I’ve been lucky enough that throughout my career I’ve had occasions to work on different levels: from personal (that’s pretty much everyone’s experience, isn’t it?), though team and project to program / PMO / portfolio level. Not only that. In most of my jobs I’ve been involved in all levels of work concurrently. This means I’m schizophrenic.
Um, actually this means that I’ve been pursuing goals that require focusing on different granularity of work.
Granularity of Work
Let me give you an example from my company – Lunar Logic. If I have to complete a task to close a new deal for the company, e.g. to have a call with a potential client, that’s a personal level. It is something that has to be done by myself and it involves only my work. Most of such stuff would be rather straightforward.
At the same time I run a project where I’m supposed to know what’s happening and for example share my estimates when the work is supposed to be finished with the client. That’s a different kind of work. I mean it’s not only me anymore – there’s a team. Also there are a lot of dependencies. Unless bugs are fixed we don’t ask a client for acceptance, this task has to be finished before the other, etc. Of course, tasks will be bigger – we don’t want to run 30-minute long tasks through our task or Kanban board. At least not as default.
Then there is whole effort of coordinating different projects run in the company. It is about understanding which are about to be finished making people available to work on something new, how we can cover for unexpected tasks, what kind of free capabilities we have, etc. At this level a user story or a feature is meaningless. We’re talking about big stuff here, like a project here and a project there.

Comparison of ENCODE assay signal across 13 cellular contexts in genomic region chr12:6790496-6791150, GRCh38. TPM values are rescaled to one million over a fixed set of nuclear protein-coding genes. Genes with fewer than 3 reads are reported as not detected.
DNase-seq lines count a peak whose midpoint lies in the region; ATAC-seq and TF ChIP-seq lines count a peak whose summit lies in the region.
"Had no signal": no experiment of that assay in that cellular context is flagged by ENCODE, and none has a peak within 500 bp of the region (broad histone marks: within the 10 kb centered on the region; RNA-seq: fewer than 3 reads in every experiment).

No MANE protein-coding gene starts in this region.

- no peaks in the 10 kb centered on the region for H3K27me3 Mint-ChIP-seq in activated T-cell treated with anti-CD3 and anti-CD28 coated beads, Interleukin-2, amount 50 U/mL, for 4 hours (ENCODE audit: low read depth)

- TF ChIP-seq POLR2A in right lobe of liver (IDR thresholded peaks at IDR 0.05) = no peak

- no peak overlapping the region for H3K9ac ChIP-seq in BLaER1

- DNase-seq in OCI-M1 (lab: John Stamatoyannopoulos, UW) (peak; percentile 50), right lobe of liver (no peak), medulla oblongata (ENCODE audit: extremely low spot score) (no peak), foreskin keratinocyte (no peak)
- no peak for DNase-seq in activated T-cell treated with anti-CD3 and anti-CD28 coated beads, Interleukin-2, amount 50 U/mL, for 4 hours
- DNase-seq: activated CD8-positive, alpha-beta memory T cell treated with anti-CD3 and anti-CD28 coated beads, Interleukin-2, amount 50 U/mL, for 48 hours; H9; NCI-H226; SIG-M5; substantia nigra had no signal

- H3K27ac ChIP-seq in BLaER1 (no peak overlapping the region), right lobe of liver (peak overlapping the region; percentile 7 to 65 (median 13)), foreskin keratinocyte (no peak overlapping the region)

Depending on what I do I may be interested in small personal tasks, user stories or whole projects.
Actually, there may be more than just three levels of stuff. It is a pretty frequent case. Imagine an org that employs a few thousand people. They will have teams, divisions, projects, programs and product lines. On any level beyond personal there will be a few different granularities of work.
There may be a user story as the smallest bit of work that a team gets done. It would be a part of an epic. The epic would be a part of one of these huge thingies – let’s call them saga stories. Sagas would build up a project. A set of projects would make a program. The program will be developed within a product line… Complicated, isn’t it? Well, I guess it’s still far from what Microsoft or Oracle has.
Now, the interesting part. On every level leaders are likely to be interested in understanding of what’s going on. They will want to visualize stuff that’s happening. Wait, what that “stuff” is exactly? I mean, haven’t I mentioned at the beginning that work items that interest me may be very different?
Um, yes. However, in each context, and at any given moment, there’s only one granularity of work that will get my attention. When I wear a hat of a company leader I don’t give a damn about a user story in a project XYZ. I just want to know whether that project is progressing well, what are the major risks attached to it and how it can impact other projects and our available capabilities.
When I go down to wear a hat of a project leader, I’m no longer interested in timelines of other projects. I have project tasks to be finished and this is my focus. Scope of risk management would be limited to only a single project too. This means that I will be paying attention to a different class of risks.
Then I go even further down to wear a hat of a leader of my own desk (not even a real one) and granularity of stuff changes once more.